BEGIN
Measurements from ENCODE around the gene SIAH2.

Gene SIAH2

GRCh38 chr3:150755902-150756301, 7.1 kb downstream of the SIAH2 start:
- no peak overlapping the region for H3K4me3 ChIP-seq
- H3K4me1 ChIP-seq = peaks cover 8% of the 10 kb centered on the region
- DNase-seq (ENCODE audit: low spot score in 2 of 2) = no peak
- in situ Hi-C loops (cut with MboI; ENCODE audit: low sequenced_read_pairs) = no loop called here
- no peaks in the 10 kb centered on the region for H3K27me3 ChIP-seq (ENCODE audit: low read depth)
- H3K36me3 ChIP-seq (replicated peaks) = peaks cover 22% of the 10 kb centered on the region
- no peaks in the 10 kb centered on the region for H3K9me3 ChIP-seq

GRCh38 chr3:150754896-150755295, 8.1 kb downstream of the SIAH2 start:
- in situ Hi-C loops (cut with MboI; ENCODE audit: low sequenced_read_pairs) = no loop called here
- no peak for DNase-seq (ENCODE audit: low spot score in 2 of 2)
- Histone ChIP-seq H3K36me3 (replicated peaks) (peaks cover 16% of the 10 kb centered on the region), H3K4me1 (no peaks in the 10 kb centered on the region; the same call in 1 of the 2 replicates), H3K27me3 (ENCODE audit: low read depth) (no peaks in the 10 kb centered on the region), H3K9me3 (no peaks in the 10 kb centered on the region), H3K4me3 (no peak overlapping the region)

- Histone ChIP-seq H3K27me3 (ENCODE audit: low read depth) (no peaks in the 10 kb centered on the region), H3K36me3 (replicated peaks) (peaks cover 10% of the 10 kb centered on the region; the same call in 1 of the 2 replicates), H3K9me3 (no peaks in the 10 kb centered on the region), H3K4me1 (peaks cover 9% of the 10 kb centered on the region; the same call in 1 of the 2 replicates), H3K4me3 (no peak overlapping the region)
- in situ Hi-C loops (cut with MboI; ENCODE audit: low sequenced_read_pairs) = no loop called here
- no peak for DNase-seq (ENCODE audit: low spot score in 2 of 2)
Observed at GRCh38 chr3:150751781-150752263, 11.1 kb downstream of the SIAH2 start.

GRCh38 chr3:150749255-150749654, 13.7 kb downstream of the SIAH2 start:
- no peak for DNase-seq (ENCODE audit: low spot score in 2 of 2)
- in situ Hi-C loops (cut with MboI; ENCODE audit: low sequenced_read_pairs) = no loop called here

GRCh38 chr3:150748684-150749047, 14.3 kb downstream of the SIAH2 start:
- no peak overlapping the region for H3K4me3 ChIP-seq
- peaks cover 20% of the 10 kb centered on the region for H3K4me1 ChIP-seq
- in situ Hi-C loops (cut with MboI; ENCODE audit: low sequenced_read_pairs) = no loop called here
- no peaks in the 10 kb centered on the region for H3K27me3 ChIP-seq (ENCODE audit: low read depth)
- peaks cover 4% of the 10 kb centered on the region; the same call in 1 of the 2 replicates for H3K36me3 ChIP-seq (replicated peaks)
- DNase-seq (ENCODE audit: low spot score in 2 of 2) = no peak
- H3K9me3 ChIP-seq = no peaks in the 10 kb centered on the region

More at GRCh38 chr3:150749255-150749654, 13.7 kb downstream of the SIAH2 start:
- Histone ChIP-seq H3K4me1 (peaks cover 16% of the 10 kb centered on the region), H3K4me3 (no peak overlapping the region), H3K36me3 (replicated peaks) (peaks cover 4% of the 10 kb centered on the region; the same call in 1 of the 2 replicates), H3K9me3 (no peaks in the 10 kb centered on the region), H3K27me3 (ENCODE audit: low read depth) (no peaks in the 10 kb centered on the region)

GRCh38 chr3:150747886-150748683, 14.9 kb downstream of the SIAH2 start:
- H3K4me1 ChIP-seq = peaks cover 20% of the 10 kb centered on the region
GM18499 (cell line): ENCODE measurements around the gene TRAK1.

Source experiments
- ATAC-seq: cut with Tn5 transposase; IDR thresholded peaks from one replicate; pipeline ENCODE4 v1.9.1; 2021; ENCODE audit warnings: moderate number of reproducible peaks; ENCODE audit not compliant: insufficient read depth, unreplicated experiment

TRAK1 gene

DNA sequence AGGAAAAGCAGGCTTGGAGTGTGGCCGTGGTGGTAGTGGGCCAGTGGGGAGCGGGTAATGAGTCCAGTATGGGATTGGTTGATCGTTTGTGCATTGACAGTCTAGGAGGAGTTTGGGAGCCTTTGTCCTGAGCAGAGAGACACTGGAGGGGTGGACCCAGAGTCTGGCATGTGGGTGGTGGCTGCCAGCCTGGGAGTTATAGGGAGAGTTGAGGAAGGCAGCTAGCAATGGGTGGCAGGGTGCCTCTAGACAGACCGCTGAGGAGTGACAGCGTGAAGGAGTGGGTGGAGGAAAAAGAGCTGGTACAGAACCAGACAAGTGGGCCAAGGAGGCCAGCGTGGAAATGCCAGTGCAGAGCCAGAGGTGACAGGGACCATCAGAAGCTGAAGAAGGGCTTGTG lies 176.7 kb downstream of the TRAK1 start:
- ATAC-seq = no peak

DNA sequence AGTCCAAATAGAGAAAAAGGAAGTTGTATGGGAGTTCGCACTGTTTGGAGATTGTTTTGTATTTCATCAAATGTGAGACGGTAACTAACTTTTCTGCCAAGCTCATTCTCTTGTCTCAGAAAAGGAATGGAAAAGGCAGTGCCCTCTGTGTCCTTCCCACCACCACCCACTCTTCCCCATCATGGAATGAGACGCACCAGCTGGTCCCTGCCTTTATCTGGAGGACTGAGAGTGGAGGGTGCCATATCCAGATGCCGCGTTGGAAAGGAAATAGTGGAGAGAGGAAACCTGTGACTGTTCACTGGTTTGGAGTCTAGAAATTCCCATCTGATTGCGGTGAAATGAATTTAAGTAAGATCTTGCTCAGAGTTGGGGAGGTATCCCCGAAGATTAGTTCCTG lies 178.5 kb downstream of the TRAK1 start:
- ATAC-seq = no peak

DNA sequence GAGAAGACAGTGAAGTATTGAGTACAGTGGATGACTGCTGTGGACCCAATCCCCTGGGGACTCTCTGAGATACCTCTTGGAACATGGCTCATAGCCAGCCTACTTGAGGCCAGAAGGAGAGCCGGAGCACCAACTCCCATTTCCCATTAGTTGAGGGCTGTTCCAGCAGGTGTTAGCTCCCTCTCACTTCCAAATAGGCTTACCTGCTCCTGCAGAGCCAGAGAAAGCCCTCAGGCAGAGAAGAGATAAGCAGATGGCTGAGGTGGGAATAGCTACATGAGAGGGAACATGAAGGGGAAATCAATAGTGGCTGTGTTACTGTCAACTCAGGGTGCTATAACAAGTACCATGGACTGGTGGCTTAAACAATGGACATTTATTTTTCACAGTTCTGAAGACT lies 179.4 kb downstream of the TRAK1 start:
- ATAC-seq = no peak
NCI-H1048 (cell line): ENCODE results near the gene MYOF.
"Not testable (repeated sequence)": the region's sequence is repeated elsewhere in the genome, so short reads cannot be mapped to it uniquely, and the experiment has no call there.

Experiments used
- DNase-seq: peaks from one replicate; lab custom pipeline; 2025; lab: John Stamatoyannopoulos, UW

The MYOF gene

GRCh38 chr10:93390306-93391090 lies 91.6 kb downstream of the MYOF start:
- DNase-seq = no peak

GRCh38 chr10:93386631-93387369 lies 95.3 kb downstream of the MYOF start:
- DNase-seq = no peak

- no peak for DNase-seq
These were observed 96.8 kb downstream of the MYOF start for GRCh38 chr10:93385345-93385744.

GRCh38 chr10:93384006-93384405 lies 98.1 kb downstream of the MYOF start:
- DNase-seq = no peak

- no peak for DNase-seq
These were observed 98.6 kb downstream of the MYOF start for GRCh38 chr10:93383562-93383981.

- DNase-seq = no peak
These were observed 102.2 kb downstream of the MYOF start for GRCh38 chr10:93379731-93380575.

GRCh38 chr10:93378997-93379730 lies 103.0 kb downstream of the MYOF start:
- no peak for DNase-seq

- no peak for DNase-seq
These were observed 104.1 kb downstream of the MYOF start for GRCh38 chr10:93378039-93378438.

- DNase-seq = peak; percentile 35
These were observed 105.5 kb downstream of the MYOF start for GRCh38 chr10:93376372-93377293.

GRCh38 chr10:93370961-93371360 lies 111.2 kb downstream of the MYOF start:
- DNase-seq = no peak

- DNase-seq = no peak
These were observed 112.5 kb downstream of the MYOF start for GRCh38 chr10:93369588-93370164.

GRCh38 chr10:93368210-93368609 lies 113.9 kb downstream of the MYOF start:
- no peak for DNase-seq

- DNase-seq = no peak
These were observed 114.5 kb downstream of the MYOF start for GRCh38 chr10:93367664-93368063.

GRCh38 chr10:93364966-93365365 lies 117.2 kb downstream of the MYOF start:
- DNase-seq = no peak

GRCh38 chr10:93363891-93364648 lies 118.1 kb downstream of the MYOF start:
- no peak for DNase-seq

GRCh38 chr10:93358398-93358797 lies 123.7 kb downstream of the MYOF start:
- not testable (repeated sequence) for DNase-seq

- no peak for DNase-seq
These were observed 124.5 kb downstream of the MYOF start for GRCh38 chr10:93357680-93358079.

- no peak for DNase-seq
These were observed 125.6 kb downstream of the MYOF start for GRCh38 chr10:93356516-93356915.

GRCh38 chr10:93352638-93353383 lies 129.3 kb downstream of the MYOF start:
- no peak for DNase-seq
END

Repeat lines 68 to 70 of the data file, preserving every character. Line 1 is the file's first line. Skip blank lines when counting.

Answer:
- DNase-seq = no peak

- DNase-seq = no peak
These were observed 112.5 kb downstream of the MYOF start for GRCh38 chr10:93369588-93370164.